I needed a way to test the output stream of mod chips that didn't require attaching a logic analyzer. Thus was born the Mod Chip Reader Chip. The MCRC would listen on a pin like the CD controller of a PSX for boot strings. When it found a boot string, it would 1) blink one of 3 LEDs to ell me what string it found, 2) output the string in ASCII form on another pin that could be attached to a computer's serial port so as to observe the data, and 3) it would display the timing of the 'leading' and 'trailing' edges of bit transitions incoming on the bitstream sensing pin. This chip was really cool. it was programmed into a Zilog Z86E04 and had a PC board made for it compelte with switches, LEDs, serial interface to a PC, power supply so that it did not need a PSX to run it, and a 'ZIF' socket for dropping in an 8 or 18-pin mod chip to study. The MCRC was useful for lots of things, but the single-most useful part it played was the front end for my grand idea: the "Anti-Piracy" Mod Chip.
After letting the source code out for the basic mod chip, I got to thinking, "well, this will piss off game store owners, so let's work on something for them. I'll take the code for my MCRC for rewrite it to do something nifty. It will read the wobble groove data in real-time as it comes from the CD drive and at the right moment, gate off the wobble data and inject a magic character to boot the game." Thus was born the *ultimate* mod chip in early February 1997. Using the same four wires as a classic 8-pin mod chip (two for power, 1 gate, 1 data), the chip would start up listening to the wobble data logic pin on the output side of the converter opamp. Eventually, a data block would show up if the disc being booted had such a wobble groove encoded. This means that only original game discs would boot, and copies or 'silvers' would fail. The originals could be from any of the three territories: U/C (United States/Canada), JPN (Japan), or EUR (Europe/Australia). These three territories had their respective 4-character boot strings, the first three characters of which were the same: 'SCE'. The last character was the real magic: 'A' for Americas, 'E' for Europe, 'I' for International (Japan, using the root name for SCEI: S*ny Computer Entertainment International). The 'SCE' characters were parsed by the Anti-Piracy (AP) Mod Chip program, and if it found all three, a special event happened: the AP chip would assert its gate signal, cutting off the 4th character coming from the wobble groove. Knowing the timing of the 3 characters just received, the AP chip would then transmit the 4th character itself. The PSX was satisfied it had a valid game disc, and the game booted up.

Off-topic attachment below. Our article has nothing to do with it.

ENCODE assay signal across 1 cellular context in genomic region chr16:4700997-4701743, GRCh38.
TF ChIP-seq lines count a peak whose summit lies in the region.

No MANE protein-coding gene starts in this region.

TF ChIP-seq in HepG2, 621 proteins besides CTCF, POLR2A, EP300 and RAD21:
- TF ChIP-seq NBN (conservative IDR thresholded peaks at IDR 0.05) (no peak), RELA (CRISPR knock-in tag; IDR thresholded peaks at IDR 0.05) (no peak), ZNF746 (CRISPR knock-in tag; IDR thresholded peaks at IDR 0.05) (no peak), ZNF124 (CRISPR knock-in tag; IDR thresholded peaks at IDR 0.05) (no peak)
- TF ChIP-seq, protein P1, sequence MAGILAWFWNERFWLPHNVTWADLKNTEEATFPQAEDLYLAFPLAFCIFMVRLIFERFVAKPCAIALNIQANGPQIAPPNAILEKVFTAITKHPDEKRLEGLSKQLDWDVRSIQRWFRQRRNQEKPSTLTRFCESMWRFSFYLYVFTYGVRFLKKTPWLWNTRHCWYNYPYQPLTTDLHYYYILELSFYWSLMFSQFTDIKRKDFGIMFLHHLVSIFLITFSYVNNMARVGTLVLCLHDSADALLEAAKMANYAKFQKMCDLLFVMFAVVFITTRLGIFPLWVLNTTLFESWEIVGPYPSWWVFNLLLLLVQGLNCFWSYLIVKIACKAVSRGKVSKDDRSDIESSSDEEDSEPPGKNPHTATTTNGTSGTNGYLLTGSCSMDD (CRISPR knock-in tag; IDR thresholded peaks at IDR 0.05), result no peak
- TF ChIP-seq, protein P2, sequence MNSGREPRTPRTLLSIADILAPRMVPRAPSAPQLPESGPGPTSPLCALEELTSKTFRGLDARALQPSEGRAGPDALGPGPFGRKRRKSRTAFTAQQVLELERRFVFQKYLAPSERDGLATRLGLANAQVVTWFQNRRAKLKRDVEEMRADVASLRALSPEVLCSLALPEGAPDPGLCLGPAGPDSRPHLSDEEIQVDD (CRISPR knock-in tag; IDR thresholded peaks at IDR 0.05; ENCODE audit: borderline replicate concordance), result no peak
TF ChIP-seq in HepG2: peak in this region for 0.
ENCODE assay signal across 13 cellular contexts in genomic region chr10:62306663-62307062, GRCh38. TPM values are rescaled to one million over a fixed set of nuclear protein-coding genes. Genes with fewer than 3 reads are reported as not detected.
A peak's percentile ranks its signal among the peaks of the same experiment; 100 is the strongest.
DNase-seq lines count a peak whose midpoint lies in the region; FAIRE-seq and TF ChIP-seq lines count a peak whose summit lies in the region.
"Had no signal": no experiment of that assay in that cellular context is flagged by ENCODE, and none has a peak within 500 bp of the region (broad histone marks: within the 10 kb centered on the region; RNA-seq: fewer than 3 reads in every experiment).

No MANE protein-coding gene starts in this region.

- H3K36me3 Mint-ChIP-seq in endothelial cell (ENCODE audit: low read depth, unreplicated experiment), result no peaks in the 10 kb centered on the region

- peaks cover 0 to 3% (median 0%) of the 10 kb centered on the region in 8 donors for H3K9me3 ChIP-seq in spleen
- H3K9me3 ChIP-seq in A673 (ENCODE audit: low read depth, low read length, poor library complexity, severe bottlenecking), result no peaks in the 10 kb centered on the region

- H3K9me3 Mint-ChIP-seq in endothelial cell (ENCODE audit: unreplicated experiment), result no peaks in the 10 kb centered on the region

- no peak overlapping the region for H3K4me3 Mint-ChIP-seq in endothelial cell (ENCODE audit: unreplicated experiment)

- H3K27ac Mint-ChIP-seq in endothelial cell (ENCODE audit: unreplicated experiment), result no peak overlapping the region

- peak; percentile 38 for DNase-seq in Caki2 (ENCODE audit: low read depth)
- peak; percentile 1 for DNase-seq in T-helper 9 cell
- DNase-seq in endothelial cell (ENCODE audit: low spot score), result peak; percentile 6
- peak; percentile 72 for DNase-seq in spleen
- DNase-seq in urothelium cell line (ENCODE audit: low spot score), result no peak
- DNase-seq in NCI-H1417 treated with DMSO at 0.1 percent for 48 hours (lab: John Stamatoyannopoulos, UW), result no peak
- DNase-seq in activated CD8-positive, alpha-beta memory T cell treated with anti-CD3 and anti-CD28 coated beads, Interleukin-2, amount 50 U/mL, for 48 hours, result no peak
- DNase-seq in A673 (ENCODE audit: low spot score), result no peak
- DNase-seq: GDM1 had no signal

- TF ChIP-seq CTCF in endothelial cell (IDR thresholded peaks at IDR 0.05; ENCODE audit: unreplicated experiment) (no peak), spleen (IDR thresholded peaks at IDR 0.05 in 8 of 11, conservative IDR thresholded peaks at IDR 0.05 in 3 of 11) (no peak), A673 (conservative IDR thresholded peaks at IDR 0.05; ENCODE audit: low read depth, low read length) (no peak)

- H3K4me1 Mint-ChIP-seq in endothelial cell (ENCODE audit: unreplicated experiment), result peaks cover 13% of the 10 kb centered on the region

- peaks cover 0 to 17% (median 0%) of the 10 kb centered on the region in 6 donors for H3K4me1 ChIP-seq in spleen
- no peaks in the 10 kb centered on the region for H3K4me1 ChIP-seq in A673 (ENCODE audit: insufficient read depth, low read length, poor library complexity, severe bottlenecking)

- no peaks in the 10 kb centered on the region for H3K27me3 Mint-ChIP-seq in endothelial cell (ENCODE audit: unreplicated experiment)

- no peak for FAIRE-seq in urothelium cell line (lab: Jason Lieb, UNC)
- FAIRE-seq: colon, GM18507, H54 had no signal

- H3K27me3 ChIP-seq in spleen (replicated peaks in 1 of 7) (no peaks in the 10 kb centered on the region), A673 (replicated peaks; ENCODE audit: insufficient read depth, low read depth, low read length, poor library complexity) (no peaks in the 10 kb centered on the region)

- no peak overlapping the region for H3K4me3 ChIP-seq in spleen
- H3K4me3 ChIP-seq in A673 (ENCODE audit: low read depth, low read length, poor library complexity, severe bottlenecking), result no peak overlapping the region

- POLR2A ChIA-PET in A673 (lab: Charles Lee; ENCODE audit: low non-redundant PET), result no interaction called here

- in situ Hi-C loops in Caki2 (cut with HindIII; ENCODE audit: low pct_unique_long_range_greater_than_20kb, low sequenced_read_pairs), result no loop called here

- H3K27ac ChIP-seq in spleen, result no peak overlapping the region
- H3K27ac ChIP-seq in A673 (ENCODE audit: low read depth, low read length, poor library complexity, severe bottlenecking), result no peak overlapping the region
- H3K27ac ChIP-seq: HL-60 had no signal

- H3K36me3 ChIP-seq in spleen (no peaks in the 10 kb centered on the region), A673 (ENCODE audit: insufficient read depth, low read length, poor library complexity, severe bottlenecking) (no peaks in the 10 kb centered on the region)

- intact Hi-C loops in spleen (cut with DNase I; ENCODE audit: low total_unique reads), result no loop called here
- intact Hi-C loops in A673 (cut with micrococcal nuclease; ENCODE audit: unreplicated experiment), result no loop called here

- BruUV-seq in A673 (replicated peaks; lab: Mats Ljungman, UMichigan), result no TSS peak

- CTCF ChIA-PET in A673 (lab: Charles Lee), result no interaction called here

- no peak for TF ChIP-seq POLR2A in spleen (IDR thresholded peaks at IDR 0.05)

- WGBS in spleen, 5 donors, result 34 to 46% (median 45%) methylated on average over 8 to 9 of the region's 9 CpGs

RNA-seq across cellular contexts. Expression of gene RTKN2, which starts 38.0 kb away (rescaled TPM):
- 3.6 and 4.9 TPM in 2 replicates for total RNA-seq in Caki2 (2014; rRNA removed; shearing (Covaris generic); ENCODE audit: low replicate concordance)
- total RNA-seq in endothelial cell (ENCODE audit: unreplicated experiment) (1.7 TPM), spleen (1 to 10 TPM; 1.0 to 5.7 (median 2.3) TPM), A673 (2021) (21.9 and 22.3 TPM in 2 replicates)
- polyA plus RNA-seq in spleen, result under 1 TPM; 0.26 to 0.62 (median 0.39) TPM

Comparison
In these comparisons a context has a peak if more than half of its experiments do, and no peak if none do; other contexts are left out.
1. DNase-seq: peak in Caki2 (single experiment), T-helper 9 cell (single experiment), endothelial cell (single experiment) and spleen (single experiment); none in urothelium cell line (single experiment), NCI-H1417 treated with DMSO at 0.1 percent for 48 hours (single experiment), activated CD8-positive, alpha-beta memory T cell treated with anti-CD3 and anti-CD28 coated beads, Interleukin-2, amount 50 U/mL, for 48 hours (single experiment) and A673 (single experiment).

This code I sold for $50 to anyone interested. I made a killing. The AP chip could not and to this day cannot be detected by anti-modchip game code. It has no way to know it is there as the chip only acts when an actual wobble-boot block is being observed from the CD drive. Thus, the AP chip became the first (and best as it was foolproof) Stealth Chip. Oh yeah, I coined the term 'Stealth Chip', too, at least as in regards to mod chip lore.